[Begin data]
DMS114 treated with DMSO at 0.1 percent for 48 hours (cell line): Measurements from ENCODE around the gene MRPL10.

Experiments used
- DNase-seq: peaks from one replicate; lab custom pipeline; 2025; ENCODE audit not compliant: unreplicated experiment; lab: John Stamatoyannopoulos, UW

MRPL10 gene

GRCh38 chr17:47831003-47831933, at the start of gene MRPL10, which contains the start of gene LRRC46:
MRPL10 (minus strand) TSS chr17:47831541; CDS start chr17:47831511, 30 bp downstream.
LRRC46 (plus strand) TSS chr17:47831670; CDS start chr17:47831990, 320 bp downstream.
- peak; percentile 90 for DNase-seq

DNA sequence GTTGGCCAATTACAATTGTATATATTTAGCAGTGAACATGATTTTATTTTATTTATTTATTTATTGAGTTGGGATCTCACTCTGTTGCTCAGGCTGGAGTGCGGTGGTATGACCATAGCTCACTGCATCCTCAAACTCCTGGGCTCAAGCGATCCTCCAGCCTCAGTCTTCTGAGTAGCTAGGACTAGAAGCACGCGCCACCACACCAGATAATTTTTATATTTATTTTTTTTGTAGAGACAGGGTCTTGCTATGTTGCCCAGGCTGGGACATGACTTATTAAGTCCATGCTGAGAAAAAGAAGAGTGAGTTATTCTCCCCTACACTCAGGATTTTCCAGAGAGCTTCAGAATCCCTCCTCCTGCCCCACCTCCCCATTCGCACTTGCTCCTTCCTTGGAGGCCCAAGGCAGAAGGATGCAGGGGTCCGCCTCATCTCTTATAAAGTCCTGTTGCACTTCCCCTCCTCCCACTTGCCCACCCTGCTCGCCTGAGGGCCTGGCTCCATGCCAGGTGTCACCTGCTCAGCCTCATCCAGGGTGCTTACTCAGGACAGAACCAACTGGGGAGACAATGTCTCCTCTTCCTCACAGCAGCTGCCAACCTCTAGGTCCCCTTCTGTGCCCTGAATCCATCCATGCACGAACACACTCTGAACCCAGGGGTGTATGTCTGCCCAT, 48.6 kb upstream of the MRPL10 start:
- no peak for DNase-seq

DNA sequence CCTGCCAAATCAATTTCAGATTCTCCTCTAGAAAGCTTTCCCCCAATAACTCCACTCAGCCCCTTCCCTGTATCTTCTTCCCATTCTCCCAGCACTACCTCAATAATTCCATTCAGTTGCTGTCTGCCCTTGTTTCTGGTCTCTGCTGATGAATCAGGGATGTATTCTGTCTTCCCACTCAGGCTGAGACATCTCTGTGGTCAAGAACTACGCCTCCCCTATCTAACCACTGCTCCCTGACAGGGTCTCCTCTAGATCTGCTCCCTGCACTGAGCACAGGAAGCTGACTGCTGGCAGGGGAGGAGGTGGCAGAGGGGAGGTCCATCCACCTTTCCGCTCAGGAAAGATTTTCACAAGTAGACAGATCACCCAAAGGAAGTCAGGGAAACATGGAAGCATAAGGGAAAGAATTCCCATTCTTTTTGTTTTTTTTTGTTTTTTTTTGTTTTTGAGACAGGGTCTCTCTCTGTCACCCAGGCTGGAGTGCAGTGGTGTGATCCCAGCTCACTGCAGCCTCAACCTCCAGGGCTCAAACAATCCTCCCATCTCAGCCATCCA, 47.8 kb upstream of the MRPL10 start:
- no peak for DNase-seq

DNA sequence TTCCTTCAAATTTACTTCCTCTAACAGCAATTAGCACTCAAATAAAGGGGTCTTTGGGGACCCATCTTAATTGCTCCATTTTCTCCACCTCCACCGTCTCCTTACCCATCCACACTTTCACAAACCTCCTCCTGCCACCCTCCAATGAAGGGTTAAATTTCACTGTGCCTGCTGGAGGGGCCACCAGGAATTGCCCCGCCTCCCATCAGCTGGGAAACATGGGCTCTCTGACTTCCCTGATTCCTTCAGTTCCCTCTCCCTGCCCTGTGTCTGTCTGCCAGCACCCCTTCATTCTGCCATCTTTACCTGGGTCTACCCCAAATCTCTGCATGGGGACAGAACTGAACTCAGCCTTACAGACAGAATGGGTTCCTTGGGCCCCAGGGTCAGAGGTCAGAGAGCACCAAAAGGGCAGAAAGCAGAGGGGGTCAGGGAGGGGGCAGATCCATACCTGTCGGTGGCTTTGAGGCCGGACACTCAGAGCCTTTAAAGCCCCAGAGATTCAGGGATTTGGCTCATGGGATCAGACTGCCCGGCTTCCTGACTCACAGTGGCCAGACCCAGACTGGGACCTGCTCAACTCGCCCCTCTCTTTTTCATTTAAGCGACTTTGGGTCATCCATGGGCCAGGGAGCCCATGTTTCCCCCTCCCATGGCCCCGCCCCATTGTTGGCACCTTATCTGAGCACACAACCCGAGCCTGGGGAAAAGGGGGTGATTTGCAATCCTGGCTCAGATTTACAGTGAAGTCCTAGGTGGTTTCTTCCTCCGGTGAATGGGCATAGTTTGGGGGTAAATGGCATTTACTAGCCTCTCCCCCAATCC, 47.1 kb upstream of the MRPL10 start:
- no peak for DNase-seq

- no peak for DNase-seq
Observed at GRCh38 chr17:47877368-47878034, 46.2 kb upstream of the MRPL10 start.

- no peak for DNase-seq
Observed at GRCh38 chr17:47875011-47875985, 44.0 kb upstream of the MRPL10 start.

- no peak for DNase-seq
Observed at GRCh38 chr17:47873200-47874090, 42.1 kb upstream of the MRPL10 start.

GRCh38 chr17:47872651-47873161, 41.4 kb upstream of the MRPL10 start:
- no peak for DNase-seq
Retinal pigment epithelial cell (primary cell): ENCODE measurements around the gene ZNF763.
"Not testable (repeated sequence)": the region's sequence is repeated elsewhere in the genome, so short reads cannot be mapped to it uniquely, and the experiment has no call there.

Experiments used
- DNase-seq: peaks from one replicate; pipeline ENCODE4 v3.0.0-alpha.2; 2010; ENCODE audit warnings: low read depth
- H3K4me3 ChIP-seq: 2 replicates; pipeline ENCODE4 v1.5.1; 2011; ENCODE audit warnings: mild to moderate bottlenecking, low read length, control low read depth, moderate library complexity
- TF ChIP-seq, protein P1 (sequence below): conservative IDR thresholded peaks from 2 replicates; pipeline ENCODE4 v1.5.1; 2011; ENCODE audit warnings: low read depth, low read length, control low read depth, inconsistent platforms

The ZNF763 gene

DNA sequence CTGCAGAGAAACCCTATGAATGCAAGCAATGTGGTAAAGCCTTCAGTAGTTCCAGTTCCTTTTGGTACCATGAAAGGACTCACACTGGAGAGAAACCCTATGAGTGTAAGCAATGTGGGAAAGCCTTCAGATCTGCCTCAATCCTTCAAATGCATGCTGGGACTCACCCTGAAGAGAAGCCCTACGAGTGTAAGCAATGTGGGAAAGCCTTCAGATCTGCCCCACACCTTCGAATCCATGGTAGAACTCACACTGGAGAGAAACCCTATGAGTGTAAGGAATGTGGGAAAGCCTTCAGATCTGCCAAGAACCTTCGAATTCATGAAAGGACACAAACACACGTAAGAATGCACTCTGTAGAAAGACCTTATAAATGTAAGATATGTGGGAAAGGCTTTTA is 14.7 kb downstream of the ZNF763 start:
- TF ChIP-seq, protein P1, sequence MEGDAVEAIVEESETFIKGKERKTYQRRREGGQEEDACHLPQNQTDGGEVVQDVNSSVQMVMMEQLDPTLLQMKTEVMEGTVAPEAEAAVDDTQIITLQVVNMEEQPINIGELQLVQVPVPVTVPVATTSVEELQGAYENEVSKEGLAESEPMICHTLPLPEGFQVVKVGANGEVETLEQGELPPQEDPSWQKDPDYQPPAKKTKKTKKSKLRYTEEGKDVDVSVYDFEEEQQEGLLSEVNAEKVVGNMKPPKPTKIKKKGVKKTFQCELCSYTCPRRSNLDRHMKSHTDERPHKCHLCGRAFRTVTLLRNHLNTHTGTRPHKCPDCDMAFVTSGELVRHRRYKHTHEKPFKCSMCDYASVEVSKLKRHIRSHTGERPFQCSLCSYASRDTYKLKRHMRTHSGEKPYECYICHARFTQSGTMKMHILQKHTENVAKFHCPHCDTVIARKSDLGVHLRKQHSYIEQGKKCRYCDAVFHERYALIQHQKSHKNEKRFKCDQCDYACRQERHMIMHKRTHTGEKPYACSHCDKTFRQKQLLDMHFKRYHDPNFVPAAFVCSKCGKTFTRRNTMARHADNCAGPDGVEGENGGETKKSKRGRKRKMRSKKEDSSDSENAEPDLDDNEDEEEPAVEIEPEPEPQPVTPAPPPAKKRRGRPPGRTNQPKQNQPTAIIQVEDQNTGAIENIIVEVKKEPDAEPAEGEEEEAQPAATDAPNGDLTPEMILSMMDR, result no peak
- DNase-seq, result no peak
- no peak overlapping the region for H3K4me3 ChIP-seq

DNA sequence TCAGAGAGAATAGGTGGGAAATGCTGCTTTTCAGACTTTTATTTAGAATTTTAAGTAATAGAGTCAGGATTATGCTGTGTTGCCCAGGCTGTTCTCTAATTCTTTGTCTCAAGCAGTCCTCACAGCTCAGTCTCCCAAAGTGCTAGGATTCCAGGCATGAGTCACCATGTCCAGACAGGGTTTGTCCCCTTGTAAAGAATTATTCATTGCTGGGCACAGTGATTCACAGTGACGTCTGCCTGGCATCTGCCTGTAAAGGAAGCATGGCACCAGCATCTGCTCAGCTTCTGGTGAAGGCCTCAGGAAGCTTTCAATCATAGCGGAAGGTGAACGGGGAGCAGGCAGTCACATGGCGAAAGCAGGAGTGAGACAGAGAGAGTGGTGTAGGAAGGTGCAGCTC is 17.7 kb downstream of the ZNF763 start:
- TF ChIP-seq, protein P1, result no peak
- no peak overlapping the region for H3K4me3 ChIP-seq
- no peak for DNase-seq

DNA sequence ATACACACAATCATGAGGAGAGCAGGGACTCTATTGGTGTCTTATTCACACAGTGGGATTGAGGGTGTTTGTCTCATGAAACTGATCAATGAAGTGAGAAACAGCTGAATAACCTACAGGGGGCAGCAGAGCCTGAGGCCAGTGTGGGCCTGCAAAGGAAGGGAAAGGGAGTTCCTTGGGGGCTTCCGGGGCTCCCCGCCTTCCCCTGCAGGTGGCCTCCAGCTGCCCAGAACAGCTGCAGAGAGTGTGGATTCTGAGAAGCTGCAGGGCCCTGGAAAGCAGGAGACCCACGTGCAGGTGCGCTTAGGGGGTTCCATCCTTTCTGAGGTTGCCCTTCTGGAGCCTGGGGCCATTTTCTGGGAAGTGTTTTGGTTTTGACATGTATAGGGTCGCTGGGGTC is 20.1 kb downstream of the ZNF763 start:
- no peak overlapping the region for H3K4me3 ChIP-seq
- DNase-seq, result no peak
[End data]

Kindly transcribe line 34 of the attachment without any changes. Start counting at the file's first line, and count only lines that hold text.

DNA sequence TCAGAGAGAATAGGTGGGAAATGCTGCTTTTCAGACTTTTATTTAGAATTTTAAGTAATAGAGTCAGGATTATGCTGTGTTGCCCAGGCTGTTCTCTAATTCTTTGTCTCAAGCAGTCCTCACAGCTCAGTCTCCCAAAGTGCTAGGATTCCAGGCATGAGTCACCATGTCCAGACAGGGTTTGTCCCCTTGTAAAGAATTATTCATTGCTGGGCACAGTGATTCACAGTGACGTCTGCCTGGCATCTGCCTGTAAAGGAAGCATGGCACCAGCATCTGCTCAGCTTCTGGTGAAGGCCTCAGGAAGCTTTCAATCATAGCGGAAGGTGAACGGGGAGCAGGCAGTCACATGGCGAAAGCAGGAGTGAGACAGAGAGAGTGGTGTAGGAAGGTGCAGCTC is 17.7 kb downstream of the ZNF763 start: